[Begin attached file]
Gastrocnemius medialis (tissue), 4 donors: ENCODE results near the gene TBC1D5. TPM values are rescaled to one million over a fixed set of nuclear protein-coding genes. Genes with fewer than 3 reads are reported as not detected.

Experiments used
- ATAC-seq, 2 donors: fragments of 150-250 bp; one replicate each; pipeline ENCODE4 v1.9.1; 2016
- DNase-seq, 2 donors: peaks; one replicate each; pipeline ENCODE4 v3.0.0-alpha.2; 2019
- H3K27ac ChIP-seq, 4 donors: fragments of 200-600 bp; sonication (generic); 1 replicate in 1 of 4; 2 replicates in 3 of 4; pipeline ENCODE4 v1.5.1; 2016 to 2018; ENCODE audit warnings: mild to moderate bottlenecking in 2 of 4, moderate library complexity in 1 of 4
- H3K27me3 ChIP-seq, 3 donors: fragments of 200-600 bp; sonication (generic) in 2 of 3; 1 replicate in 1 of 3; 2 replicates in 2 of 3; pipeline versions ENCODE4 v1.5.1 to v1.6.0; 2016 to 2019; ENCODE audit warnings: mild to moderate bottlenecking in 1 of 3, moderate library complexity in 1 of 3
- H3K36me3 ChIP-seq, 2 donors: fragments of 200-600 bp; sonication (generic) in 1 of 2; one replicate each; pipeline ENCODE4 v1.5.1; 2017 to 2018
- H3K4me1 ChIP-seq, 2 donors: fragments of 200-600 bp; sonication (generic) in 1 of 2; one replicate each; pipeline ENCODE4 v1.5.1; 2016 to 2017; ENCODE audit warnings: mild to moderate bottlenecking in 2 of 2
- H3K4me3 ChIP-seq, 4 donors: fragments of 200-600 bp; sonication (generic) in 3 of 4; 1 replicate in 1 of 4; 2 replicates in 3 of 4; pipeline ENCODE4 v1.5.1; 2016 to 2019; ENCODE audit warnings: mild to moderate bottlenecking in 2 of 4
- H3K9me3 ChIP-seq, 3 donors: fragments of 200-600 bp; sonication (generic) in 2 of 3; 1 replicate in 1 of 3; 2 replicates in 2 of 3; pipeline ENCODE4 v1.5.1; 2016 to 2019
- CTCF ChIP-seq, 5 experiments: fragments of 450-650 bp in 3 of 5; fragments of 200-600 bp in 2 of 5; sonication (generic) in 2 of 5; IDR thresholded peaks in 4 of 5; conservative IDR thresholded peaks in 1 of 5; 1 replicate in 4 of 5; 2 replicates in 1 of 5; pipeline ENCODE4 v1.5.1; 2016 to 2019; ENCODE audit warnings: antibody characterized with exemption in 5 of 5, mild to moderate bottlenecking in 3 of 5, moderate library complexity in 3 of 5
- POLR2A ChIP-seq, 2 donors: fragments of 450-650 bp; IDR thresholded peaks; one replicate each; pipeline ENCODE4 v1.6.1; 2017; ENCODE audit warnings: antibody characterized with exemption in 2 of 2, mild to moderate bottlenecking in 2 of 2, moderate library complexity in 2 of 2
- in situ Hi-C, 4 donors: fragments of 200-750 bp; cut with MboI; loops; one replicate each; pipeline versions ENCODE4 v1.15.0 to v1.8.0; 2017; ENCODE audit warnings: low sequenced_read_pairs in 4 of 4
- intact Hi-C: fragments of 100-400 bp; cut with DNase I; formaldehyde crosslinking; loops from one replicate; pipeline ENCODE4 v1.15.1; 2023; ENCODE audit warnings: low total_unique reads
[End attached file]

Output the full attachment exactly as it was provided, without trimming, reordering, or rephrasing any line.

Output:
Gastrocnemius medialis (tissue), 4 donors: ENCODE results near the gene TBC1D5. TPM values are rescaled to one million over a fixed set of nuclear protein-coding genes. Genes with fewer than 3 reads are reported as not detected.

Experiments used
- ATAC-seq, 2 donors: fragments of 150-250 bp; one replicate each; pipeline ENCODE4 v1.9.1; 2016
- DNase-seq, 2 donors: peaks; one replicate each; pipeline ENCODE4 v3.0.0-alpha.2; 2019
- H3K27ac ChIP-seq, 4 donors: fragments of 200-600 bp; sonication (generic); 1 replicate in 1 of 4; 2 replicates in 3 of 4; pipeline ENCODE4 v1.5.1; 2016 to 2018; ENCODE audit warnings: mild to moderate bottlenecking in 2 of 4, moderate library complexity in 1 of 4
- H3K27me3 ChIP-seq, 3 donors: fragments of 200-600 bp; sonication (generic) in 2 of 3; 1 replicate in 1 of 3; 2 replicates in 2 of 3; pipeline versions ENCODE4 v1.5.1 to v1.6.0; 2016 to 2019; ENCODE audit warnings: mild to moderate bottlenecking in 1 of 3, moderate library complexity in 1 of 3
- H3K36me3 ChIP-seq, 2 donors: fragments of 200-600 bp; sonication (generic) in 1 of 2; one replicate each; pipeline ENCODE4 v1.5.1; 2017 to 2018
- H3K4me1 ChIP-seq, 2 donors: fragments of 200-600 bp; sonication (generic) in 1 of 2; one replicate each; pipeline ENCODE4 v1.5.1; 2016 to 2017; ENCODE audit warnings: mild to moderate bottlenecking in 2 of 2
- H3K4me3 ChIP-seq, 4 donors: fragments of 200-600 bp; sonication (generic) in 3 of 4; 1 replicate in 1 of 4; 2 replicates in 3 of 4; pipeline ENCODE4 v1.5.1; 2016 to 2019; ENCODE audit warnings: mild to moderate bottlenecking in 2 of 4
- H3K9me3 ChIP-seq, 3 donors: fragments of 200-600 bp; sonication (generic) in 2 of 3; 1 replicate in 1 of 3; 2 replicates in 2 of 3; pipeline ENCODE4 v1.5.1; 2016 to 2019
- CTCF ChIP-seq, 5 experiments: fragments of 450-650 bp in 3 of 5; fragments of 200-600 bp in 2 of 5; sonication (generic) in 2 of 5; IDR thresholded peaks in 4 of 5; conservative IDR thresholded peaks in 1 of 5; 1 replicate in 4 of 5; 2 replicates in 1 of 5; pipeline ENCODE4 v1.5.1; 2016 to 2019; ENCODE audit warnings: antibody characterized with exemption in 5 of 5, mild to moderate bottlenecking in 3 of 5, moderate library complexity in 3 of 5
- POLR2A ChIP-seq, 2 donors: fragments of 450-650 bp; IDR thresholded peaks; one replicate each; pipeline ENCODE4 v1.6.1; 2017; ENCODE audit warnings: antibody characterized with exemption in 2 of 2, mild to moderate bottlenecking in 2 of 2, moderate library complexity in 2 of 2
- in situ Hi-C, 4 donors: fragments of 200-750 bp; cut with MboI; loops; one replicate each; pipeline versions ENCODE4 v1.15.0 to v1.8.0; 2017; ENCODE audit warnings: low sequenced_read_pairs in 4 of 4
- intact Hi-C: fragments of 100-400 bp; cut with DNase I; formaldehyde crosslinking; loops from one replicate; pipeline ENCODE4 v1.15.1; 2023; ENCODE audit warnings: low total_unique reads